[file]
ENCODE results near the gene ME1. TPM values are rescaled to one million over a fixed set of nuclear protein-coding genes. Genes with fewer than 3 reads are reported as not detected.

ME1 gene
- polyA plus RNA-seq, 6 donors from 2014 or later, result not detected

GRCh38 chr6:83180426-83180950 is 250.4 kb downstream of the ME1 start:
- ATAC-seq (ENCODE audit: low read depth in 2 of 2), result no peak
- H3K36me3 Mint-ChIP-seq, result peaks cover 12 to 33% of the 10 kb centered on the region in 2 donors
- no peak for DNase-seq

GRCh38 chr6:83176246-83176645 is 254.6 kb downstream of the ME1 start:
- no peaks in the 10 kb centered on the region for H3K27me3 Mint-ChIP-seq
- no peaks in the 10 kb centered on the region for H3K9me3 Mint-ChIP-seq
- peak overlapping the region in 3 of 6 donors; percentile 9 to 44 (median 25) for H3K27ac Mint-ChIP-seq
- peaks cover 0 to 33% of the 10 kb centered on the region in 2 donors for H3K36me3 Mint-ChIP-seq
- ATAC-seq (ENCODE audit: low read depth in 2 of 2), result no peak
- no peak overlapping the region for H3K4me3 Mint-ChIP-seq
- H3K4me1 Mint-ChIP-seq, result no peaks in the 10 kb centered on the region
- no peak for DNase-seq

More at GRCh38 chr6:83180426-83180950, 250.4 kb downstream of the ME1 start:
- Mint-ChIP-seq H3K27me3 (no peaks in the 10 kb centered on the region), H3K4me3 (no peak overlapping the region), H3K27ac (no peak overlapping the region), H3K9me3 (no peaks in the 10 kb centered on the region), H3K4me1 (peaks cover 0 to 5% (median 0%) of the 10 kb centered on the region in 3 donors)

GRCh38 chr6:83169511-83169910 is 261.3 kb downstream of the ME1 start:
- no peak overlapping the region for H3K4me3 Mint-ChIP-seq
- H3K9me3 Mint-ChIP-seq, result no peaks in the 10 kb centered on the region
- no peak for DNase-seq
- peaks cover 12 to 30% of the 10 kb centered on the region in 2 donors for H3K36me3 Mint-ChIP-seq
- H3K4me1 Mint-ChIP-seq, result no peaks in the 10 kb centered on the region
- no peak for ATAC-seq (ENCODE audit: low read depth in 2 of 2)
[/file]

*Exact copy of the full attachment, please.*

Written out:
ENCODE results near the gene ME1. TPM values are rescaled to one million over a fixed set of nuclear protein-coding genes. Genes with fewer than 3 reads are reported as not detected.

ME1 gene
- polyA plus RNA-seq, 6 donors from 2014 or later, result not detected

GRCh38 chr6:83180426-83180950 is 250.4 kb downstream of the ME1 start:
- ATAC-seq (ENCODE audit: low read depth in 2 of 2), result no peak
- H3K36me3 Mint-ChIP-seq, result peaks cover 12 to 33% of the 10 kb centered on the region in 2 donors
- no peak for DNase-seq

GRCh38 chr6:83176246-83176645 is 254.6 kb downstream of the ME1 start:
- no peaks in the 10 kb centered on the region for H3K27me3 Mint-ChIP-seq
- no peaks in the 10 kb centered on the region for H3K9me3 Mint-ChIP-seq
- peak overlapping the region in 3 of 6 donors; percentile 9 to 44 (median 25) for H3K27ac Mint-ChIP-seq
- peaks cover 0 to 33% of the 10 kb centered on the region in 2 donors for H3K36me3 Mint-ChIP-seq
- ATAC-seq (ENCODE audit: low read depth in 2 of 2), result no peak
- no peak overlapping the region for H3K4me3 Mint-ChIP-seq
- H3K4me1 Mint-ChIP-seq, result no peaks in the 10 kb centered on the region
- no peak for DNase-seq

More at GRCh38 chr6:83180426-83180950, 250.4 kb downstream of the ME1 start:
- Mint-ChIP-seq H3K27me3 (no peaks in the 10 kb centered on the region), H3K4me3 (no peak overlapping the region), H3K27ac (no peak overlapping the region), H3K9me3 (no peaks in the 10 kb centered on the region), H3K4me1 (peaks cover 0 to 5% (median 0%) of the 10 kb centered on the region in 3 donors)

GRCh38 chr6:83169511-83169910 is 261.3 kb downstream of the ME1 start:
- no peak overlapping the region for H3K4me3 Mint-ChIP-seq
- H3K9me3 Mint-ChIP-seq, result no peaks in the 10 kb centered on the region
- no peak for DNase-seq
- peaks cover 12 to 30% of the 10 kb centered on the region in 2 donors for H3K36me3 Mint-ChIP-seq
- H3K4me1 Mint-ChIP-seq, result no peaks in the 10 kb centered on the region
- no peak for ATAC-seq (ENCODE audit: low read depth in 2 of 2)